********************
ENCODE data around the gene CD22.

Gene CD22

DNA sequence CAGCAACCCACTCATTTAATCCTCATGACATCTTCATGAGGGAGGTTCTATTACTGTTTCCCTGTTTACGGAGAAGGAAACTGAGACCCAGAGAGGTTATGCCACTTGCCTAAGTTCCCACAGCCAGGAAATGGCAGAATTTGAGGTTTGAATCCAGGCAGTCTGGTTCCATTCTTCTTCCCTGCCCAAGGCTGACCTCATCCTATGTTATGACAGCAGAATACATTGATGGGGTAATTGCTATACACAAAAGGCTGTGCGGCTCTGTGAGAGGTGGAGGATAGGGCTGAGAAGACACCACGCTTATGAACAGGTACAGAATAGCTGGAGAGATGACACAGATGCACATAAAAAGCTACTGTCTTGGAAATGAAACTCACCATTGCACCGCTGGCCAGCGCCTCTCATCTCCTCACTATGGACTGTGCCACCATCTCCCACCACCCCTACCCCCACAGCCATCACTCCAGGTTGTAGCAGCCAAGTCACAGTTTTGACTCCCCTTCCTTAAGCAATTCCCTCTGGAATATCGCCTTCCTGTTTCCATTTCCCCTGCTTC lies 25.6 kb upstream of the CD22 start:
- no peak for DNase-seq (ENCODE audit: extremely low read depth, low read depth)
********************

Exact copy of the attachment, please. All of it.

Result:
ENCODE data around the gene CD22.

Gene CD22

DNA sequence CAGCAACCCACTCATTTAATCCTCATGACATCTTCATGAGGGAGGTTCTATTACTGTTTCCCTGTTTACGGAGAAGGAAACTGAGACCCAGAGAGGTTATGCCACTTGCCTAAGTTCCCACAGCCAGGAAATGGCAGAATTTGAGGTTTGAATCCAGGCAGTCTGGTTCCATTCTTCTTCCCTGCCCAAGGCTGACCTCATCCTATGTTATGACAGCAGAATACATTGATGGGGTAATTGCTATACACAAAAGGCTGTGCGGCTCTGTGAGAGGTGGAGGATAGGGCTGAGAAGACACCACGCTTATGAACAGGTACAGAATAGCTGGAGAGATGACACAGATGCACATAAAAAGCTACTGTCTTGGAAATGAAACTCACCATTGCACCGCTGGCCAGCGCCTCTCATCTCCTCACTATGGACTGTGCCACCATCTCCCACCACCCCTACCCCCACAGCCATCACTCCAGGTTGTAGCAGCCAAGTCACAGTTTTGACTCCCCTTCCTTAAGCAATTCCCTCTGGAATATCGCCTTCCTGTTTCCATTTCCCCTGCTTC lies 25.6 kb upstream of the CD22 start:
- no peak for DNase-seq (ENCODE audit: extremely low read depth, low read depth)